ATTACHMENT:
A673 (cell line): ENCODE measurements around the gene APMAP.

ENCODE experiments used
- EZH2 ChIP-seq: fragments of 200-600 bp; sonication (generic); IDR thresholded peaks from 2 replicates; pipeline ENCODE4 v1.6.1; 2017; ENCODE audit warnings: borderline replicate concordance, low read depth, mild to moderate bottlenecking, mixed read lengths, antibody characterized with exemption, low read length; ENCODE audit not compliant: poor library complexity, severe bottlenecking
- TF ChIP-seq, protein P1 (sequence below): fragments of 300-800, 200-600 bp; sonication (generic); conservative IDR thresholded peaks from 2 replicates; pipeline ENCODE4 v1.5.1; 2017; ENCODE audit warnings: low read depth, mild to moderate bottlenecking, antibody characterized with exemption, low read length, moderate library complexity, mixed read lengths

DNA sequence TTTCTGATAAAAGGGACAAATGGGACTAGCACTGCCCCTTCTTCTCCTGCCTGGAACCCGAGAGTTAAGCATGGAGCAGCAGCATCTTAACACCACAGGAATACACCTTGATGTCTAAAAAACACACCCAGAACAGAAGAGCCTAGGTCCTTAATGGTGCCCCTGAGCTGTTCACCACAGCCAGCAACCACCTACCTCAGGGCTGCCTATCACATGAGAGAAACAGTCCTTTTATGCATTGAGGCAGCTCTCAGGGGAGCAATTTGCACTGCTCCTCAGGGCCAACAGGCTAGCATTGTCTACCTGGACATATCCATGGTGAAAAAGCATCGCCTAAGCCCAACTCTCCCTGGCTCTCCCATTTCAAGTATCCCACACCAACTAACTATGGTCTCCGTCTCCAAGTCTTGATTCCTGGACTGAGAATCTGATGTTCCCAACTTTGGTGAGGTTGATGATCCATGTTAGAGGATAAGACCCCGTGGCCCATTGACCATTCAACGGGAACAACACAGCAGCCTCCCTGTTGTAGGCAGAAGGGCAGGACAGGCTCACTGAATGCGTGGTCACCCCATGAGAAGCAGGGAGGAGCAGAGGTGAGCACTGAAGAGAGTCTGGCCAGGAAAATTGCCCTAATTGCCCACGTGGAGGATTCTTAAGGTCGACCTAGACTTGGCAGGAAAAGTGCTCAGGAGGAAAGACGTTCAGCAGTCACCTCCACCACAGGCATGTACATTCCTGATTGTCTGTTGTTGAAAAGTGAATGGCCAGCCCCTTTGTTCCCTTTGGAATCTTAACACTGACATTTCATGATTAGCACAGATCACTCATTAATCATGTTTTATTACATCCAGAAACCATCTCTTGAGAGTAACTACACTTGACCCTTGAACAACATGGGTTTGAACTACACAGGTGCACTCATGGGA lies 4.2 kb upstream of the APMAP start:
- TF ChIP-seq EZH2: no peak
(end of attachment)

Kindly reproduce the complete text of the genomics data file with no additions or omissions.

A673 (cell line): ENCODE measurements around the gene APMAP.

ENCODE experiments used
- EZH2 ChIP-seq: fragments of 200-600 bp; sonication (generic); IDR thresholded peaks from 2 replicates; pipeline ENCODE4 v1.6.1; 2017; ENCODE audit warnings: borderline replicate concordance, low read depth, mild to moderate bottlenecking, mixed read lengths, antibody characterized with exemption, low read length; ENCODE audit not compliant: poor library complexity, severe bottlenecking
- TF ChIP-seq, protein P1 (sequence below): fragments of 300-800, 200-600 bp; sonication (generic); conservative IDR thresholded peaks from 2 replicates; pipeline ENCODE4 v1.5.1; 2017; ENCODE audit warnings: low read depth, mild to moderate bottlenecking, antibody characterized with exemption, low read length, moderate library complexity, mixed read lengths

DNA sequence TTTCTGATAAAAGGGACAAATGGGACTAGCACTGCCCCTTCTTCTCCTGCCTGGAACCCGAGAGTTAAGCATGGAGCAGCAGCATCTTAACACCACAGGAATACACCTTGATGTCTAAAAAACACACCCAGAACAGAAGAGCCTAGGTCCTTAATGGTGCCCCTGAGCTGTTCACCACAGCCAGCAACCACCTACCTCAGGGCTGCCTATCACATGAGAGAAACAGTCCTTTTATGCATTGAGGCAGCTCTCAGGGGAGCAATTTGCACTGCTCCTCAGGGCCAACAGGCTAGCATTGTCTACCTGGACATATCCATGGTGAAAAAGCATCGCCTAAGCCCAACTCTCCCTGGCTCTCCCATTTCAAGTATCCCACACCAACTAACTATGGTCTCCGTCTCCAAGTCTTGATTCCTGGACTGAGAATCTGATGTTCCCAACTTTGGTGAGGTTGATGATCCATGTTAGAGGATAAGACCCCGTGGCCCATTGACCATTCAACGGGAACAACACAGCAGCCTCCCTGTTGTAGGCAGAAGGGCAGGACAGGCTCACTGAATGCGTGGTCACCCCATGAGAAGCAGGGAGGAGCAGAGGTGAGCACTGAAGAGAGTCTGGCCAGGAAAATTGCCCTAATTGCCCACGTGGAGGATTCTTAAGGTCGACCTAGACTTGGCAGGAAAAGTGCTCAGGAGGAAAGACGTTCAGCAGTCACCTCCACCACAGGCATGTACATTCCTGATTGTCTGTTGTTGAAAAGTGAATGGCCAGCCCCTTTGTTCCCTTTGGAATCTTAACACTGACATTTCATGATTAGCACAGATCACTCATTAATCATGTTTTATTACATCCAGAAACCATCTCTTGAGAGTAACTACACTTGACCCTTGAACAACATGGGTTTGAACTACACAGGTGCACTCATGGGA lies 4.2 kb upstream of the APMAP start:
- TF ChIP-seq EZH2: no peak